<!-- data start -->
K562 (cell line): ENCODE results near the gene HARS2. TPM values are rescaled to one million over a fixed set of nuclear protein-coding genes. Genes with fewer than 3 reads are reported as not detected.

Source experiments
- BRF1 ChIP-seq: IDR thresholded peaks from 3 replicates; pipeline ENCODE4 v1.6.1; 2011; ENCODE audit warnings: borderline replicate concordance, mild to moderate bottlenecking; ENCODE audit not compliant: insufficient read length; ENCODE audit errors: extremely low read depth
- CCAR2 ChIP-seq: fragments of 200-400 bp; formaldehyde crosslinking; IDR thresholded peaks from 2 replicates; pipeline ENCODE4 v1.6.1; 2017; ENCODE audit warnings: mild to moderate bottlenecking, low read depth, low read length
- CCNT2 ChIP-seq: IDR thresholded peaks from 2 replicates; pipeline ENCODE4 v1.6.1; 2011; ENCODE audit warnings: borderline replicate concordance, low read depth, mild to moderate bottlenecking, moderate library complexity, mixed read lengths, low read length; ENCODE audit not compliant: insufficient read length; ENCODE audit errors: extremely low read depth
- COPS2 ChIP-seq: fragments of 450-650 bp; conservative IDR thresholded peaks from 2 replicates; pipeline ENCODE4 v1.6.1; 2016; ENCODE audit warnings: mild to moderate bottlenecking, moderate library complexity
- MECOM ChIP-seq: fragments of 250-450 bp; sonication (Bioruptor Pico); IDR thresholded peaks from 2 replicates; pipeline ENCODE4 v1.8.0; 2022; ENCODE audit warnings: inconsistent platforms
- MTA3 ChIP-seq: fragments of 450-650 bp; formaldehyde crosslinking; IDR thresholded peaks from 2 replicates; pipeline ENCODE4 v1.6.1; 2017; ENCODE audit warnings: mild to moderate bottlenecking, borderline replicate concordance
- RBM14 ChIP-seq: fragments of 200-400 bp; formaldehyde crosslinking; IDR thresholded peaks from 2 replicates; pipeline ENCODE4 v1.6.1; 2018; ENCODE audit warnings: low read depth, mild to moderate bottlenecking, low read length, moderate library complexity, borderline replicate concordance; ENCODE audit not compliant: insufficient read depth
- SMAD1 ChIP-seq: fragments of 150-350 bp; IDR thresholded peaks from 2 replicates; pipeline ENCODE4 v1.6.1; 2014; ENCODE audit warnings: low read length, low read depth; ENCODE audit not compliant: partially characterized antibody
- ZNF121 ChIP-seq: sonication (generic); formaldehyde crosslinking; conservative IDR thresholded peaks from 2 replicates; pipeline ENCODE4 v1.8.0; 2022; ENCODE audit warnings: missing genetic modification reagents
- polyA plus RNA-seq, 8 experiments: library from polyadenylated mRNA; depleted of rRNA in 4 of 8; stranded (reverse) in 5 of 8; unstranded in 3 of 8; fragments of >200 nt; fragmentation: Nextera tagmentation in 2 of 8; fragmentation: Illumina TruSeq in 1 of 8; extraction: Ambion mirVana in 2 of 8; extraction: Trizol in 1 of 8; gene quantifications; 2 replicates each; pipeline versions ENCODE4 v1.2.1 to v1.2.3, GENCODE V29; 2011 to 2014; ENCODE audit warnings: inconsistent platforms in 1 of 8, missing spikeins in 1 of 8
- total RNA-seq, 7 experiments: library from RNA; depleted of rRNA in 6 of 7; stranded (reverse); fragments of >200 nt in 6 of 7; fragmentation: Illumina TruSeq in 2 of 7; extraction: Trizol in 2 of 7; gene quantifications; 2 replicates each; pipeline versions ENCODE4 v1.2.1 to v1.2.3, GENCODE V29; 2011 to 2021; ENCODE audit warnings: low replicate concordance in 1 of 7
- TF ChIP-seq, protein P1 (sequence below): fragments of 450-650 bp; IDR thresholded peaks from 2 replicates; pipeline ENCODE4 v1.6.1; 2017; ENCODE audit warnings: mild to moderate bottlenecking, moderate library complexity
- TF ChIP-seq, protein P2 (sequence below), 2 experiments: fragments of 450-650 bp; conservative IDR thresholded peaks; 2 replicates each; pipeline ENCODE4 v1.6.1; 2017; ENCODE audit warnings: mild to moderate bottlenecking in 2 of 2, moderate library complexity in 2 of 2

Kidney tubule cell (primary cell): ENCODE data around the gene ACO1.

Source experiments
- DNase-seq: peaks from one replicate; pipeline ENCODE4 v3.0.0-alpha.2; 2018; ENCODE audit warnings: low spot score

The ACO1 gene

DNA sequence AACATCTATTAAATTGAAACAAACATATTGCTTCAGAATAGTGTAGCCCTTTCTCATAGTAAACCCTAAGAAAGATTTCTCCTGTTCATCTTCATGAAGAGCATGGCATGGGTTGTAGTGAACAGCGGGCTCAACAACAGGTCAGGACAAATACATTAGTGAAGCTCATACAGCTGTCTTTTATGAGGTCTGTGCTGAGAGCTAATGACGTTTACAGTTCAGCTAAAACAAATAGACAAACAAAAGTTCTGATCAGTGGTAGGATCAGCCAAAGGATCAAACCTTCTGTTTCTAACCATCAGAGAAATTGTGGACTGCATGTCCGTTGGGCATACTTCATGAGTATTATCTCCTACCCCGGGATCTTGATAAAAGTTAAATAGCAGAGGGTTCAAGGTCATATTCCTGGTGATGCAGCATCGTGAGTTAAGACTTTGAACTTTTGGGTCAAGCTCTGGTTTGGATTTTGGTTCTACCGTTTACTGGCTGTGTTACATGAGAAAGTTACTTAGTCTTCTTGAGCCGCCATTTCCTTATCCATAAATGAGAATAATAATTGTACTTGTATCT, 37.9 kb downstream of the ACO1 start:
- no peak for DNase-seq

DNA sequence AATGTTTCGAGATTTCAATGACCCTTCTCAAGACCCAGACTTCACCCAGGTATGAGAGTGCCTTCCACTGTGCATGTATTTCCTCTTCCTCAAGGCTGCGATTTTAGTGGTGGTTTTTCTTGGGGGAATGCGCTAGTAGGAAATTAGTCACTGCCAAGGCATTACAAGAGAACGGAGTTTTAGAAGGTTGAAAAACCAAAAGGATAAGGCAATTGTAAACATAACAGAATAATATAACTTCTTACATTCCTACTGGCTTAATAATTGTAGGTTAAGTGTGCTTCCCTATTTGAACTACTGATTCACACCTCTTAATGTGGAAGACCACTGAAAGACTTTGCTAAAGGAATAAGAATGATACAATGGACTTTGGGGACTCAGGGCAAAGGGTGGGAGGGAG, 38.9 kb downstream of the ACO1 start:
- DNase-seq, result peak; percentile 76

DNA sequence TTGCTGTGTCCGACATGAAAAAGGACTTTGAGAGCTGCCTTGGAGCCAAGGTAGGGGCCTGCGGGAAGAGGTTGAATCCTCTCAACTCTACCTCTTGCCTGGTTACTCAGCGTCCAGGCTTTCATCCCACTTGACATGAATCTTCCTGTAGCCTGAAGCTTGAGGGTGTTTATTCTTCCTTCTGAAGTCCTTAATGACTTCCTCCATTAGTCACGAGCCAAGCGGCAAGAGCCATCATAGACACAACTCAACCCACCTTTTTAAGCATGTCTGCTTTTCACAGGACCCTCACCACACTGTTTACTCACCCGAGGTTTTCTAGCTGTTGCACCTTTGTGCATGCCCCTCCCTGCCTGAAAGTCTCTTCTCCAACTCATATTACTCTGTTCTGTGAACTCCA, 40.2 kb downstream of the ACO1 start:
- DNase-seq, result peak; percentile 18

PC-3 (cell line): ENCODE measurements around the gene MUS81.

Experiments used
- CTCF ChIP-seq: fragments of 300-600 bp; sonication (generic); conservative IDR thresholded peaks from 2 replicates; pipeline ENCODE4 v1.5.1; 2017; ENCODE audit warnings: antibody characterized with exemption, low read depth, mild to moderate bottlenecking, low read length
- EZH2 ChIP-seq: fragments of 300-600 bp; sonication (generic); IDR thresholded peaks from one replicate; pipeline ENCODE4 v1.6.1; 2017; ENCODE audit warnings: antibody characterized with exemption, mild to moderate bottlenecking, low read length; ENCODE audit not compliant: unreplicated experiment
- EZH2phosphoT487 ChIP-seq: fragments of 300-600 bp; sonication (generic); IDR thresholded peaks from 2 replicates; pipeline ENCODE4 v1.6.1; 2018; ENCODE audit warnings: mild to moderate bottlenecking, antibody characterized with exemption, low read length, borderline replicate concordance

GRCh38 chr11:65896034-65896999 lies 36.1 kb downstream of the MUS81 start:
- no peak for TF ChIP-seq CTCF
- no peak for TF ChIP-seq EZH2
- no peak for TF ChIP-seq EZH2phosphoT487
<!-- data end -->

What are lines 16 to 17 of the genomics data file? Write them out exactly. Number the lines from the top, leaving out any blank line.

Kidney tubule cell (primary cell): ENCODE data around the gene ACO1.

Source experiments